Heading Home!

For 5_kids_roche_percee_8the past 9 months, we have been running Gentle Hands from a small town in Saskatchewan, Canada, on a "furlough" of sorts. It was our desire to give our children a chance to reconnect to their North American culture. We braved the long cold winter and saw God’s hand in many things. The kids played baseball, soccer, did ballet, took art lessons, took taekwondo, went to Sunday School, went fishing, and spent hours just playing outside.
Gentle Hands staff struggled without us but they survived. We made several trips back throught out the year for paperwork and adoptions but they mostly did it on their own. What a test for them. They learned to pray, I know that.
Evan was able to start his graduate studies in education and will be teaching full time at Faith Academy, the missionary school, where Jason, Noah and Elijah will be going to school. We are so excited. Merry Faye and Sarah Joy will homeschool with me for at least the next year.
 
Our filipino son, Jason, leaves this morning, all on his own, because he doesn’t have a visa to travel through the USA.  He packed his bags and cheerfully said, "Don’t worry, mom. I won’t get lost." (I don’t think that eased my mind any…)
God has been so good to us and we are thankful for all the friendships we have made, the green grass we have run in, the cool clean air, the wide open prairies and the beautiful sunsets. It has been good.
As I say goodbye to our little Saskatchewan house, I tuck away all the memories. They will need sifting and revisiting as we go back to a much more demanding and intense life style. But our hearts are ready to go- our children are anxious to get back to their "real" home and we know their is much work yet to be done in the rescue of children and boys.
Our children are so brave and so strong. The grace that God has given them is amazing…  and I am so proud.   
There are many ways you can help us as a missionary family- we have visas to pay for (to stay in the Philippines), airline tickets, setup expenses, living expenses, school costs for our children, and we need a new vehicle.
Most importantly, pray for our children as they move once again to the other side of the world. 

We do sincerely thank you for your partnership in prayer and in finances. You are the reason we are able to continue on with the call of God on our lives and the reason we can go home!

For love of the poor,

A Family Reunited!

Sometimes as a child welfare agency, cases are brought to us by the local department of Social Services.

Fe was a little odd. Her eyes muscles were very weak and didn’t always stay focused on the object she was looking at. It made conversation sometimes very difficult because her eyes seemed to have a mind of their own. At 7 months of pregnancy, her husband had left her to go back to the province and she had had news that he had died. She was alone. No parents or relatives of any kind. How would she take care of this baby?Feona

From the beginning, I couldn’t get rid of the burden I had for little Feona. I would just weep when I held her. I remember I told my dad that I had a little girl in my nursery that had a “broken heart”. She was never happy. Never smiled. Never seemed at peace. She didn’t really bond to any of the caregivers but insisted on being carried all the time. She was so difficult to care for.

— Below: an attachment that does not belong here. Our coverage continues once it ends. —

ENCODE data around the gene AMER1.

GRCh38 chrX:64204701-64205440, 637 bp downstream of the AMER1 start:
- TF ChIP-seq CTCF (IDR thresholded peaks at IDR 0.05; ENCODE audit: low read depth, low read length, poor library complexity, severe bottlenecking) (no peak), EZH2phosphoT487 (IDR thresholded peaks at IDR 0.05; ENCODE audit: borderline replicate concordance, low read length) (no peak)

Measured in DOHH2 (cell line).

But there was little choice. The mother couldn’t keep her, had nowhere to go, had no relatives, and decided to give her up for adoption.

Still the problem was how many times I went to the nursery and Feona’s cheeks were tear stained. She broke my heart! So last December, I had my social worker pull her name from our report and we waited. For what? I had no idea. I just knew I didn’t have peace about placing her for adoption.

Fe, the mother, came back off and on and we tried everything to help her. We even tried a trial reunification. We had to know if the mother was serious about caring for her baby. It was terrible. We caught her too many times yelling horrible things, and smacking the little one in anger. It just wasn’t safe. So back again to the nursery. The signed adoption papers still in my files…

But still I couldn’t submit her name for adoption.

Last week…

The younger brother of the father showed up in our office. My social worker, sceptical, insisted the father come in person. The brother went directly to the ferry, rode 24 hours, got his brother and within 2 days they were back here. We took the father in to see his daughter for the first time… she ran to him and wrapped her arms around his neck.

She had never seen him before.

The mother had left out part of her story. Why? No one knows. Maybe she was desperate, angry.  Who knows really with human nature. The father had had tuberculosis and went to the province to get well. He knew it was a danger to his unborn child. Fe got impatient and left the house they were staying in and the father couldn’t get any word to her that he was well again. I couldn’t believe the foolishness and the suffering that Fe and her little girl went through because Fe was impatient and miffed she had been left.

As I bundled Feona up, and gave them supplies to take home, the air was full of emotion. T017_2his precious little father had waited almost two years and not given up hope to get his wife and child back. I watched as he put his arms around wife and child.

I prayed over them and they left. I couldn’t stop the tears. It was unbelievable.

Oh, the amazing grace of God.